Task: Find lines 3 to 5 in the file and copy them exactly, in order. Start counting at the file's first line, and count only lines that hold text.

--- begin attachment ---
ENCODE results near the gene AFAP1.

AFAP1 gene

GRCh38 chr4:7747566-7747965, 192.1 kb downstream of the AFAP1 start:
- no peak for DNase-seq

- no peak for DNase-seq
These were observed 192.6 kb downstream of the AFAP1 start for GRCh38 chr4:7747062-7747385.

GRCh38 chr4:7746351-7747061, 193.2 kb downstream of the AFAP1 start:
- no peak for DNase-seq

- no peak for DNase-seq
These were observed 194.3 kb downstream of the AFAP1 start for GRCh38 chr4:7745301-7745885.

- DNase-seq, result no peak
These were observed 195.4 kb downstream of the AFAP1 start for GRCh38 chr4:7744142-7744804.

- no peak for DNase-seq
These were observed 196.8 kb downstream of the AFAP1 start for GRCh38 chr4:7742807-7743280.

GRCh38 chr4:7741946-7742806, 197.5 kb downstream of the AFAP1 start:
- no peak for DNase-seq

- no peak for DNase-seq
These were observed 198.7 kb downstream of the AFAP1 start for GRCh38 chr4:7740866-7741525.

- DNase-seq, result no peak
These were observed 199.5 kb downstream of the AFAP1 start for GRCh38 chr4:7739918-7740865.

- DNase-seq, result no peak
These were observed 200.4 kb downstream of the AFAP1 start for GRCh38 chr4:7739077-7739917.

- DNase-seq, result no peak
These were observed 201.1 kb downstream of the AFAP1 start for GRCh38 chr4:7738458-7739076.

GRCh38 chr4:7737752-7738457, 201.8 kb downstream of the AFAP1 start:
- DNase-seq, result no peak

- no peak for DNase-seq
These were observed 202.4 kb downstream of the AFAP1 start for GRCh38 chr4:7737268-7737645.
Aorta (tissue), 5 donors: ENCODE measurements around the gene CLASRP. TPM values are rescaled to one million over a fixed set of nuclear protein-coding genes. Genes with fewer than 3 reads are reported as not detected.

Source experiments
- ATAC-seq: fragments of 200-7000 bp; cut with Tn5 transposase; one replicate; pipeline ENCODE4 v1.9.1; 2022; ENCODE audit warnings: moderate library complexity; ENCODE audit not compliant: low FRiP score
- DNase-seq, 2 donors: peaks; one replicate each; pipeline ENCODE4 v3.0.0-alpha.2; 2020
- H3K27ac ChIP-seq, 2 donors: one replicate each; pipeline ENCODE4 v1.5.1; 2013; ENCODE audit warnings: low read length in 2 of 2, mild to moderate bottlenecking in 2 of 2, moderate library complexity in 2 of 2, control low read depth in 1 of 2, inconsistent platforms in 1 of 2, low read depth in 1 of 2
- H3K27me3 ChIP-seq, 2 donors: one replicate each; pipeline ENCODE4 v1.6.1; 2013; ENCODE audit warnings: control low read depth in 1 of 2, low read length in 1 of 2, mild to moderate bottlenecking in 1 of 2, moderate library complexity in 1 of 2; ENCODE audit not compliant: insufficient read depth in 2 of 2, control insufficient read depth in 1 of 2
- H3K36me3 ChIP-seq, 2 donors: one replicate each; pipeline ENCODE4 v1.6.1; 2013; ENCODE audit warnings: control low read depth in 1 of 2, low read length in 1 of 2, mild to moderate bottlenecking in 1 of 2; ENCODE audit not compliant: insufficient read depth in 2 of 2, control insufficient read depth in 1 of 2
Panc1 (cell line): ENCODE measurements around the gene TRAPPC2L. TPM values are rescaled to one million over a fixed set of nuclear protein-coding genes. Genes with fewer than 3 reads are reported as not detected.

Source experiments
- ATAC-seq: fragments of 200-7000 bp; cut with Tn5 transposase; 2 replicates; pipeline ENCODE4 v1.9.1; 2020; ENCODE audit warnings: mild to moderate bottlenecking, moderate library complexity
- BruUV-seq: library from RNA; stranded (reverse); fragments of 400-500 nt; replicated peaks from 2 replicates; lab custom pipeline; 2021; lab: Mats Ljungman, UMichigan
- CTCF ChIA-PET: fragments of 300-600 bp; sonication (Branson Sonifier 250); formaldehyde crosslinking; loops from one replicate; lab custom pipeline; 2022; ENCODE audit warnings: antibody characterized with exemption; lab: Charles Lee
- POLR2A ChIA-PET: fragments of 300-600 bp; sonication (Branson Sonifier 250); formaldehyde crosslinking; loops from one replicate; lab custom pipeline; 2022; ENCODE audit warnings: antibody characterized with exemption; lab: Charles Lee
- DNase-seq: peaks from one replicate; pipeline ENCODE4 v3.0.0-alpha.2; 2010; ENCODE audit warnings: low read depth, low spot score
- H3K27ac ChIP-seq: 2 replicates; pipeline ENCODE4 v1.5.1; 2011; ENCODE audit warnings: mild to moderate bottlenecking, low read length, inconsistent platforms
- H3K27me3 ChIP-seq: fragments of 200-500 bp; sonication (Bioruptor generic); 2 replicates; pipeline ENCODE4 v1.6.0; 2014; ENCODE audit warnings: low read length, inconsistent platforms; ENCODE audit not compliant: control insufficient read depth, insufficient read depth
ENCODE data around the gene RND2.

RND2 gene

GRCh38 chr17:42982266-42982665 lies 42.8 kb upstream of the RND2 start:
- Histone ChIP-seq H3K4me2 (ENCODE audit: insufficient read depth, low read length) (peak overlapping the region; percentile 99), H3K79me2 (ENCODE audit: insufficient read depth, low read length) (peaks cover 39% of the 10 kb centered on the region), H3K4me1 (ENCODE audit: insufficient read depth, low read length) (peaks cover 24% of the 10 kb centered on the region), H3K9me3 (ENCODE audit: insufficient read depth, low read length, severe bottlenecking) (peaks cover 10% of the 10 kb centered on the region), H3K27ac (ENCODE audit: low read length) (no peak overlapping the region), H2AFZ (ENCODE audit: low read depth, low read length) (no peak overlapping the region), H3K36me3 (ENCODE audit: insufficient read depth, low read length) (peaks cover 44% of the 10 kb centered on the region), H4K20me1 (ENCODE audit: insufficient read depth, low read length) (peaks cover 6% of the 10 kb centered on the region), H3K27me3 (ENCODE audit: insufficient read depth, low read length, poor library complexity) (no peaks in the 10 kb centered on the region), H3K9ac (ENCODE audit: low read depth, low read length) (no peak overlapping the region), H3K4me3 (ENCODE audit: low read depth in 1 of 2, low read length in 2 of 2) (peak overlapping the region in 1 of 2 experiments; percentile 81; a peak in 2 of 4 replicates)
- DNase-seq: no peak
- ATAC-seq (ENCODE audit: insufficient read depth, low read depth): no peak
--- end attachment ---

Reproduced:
GRCh38 chr4:7747566-7747965, 192.1 kb downstream of the AFAP1 start:
- no peak for DNase-seq

- no peak for DNase-seq